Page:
Retired Formula One champion Michael Schumacher's condition was stable overnight, but the brain injury he suffered during a skiing accident in the French Alps is still critical, according to his manager.
Sabine Kehm told reporters that his condition has not changed since doctors said he showed small signs of improvement on Tuesday.
Schumacher, who turns 45 on Friday, suffered critical head injuries when he fell and struck a rock while skiing.
He has since undergone two brain operations and remains in a medically induced coma.
"The good news for today is ... there's no significant changes,'' Kehm said.
"However, it is still very early, and the situation overall is critical.''
Doctors have refused to give a prognosis for Schumacher, saying they are focused on his immediate care.
"The situation is more under control than yesterday but we cannot say that he is out of danger," Jean-Francois Payen, head anaesthetician told a news conference at the CHU hospital.
"We hadn't planned to do a surgery on him but I want to say that the surgery was efficient.
"The condition is still critical and too premature to say anything.
"We can’t forecast anything with certainty and we have to keep a close eye on the patient.
"The situation is better than yesterday but we can’t say he is out of danger."
Earlier, Payen said on Monday that Schumacher was still in a medically induced coma with head injuries, sustained when he fell while skiing with his 14-year-old son at the Meribel resort on Sunday.
Payen said that the medical team was working around the clock and were trying to win time in the their fight to save the seven-time Grand Prix champion.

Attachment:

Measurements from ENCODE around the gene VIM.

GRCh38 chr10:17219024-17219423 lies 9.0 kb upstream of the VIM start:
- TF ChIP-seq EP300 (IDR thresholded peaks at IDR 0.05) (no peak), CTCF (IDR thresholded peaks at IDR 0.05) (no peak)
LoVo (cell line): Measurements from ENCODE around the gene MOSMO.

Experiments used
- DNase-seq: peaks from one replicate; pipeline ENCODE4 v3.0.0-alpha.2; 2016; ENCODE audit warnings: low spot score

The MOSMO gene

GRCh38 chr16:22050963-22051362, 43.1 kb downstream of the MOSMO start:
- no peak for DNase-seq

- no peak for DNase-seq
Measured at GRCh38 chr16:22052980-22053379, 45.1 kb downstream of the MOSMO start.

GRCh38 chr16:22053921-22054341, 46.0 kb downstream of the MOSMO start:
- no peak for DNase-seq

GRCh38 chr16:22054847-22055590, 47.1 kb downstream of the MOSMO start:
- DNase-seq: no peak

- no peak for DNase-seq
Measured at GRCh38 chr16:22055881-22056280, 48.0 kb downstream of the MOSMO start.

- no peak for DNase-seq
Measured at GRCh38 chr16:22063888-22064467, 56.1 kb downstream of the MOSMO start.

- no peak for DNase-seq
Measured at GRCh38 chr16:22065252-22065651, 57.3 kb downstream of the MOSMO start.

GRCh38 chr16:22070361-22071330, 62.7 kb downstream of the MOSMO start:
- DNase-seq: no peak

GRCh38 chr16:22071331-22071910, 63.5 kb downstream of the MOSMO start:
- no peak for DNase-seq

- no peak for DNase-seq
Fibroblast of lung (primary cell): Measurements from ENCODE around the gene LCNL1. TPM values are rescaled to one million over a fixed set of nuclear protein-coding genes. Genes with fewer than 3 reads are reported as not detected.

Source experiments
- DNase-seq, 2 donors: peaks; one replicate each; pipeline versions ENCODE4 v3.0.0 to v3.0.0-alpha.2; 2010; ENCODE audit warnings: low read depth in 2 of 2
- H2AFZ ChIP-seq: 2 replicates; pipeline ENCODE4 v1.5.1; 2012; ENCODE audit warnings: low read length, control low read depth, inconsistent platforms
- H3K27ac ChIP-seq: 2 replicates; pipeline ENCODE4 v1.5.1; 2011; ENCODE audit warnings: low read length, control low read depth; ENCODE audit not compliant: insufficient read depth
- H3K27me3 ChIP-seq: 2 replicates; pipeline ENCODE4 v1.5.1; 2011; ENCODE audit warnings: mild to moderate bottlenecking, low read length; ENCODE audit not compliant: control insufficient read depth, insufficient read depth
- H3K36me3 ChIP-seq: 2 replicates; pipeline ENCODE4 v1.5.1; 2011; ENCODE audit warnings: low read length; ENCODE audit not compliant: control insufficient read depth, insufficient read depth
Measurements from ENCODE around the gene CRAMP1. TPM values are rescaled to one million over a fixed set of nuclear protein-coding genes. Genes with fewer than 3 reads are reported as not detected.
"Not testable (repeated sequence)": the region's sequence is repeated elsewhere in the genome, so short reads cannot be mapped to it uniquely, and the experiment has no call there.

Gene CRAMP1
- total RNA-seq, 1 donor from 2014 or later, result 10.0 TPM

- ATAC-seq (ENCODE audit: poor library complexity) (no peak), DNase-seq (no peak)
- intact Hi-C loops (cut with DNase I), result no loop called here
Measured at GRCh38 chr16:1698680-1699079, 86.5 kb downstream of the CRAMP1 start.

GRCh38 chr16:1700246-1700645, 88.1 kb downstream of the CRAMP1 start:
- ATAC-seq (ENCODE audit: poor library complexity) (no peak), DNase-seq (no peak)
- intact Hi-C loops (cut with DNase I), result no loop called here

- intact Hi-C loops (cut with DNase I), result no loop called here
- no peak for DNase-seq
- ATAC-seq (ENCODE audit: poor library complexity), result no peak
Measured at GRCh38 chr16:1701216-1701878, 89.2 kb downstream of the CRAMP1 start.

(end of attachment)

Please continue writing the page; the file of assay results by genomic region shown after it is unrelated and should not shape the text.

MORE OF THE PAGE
The 44-year-old German had slammed his head on a rock while skiing off-piste in the French Alpine resort where he has a vacation home.
Payen said Schumacher would have died without the helmet.
Philippe Quincy, the Albertville public prosecutor, told Reuters news agency that an inquiry had been launched on Sunday to identify the causes of the accident.
Initial findings indicated the blow was so hard that Schumacher's helmet had shattered.
Schumacher was initially conscious as he was transported to a local hospital in Moutiers and then to Grenoble. However, his condition deteriorated sharply afterwards.
Neurosurgeon Stephan Chabardes said an emergency brain scan carried out on Schumacher had revealed internal bleeding and injuries including contusions and lesions. He said they had operated to treat the internal bleeding.
Doctors said Schumacher had been placed in an artificial coma but, contrary to an earlier French media report, said they had not carried out a second operation during the night and were not planning any further interventions at this stage.
The neurology team at Grenoble University Hospital, which is recognised as among the best in France, was cautious about Schumacher's prognosis.
F1 world champion Sebastian Vettel wished Schumacher's family strength, as they kept a vigil by his hospital bedside.
"I am shocked and I hope that he will get better as quickly as possible," Vettel said.
Felipe Massa, former Ferrari team mate, wrote on Twitter: "I'm praying for God to protect you, brother!", while double F1 world champion Fernando Alonso tweeted: "Get well soon Michael! Hope to hear some positive news very soon! #strongman".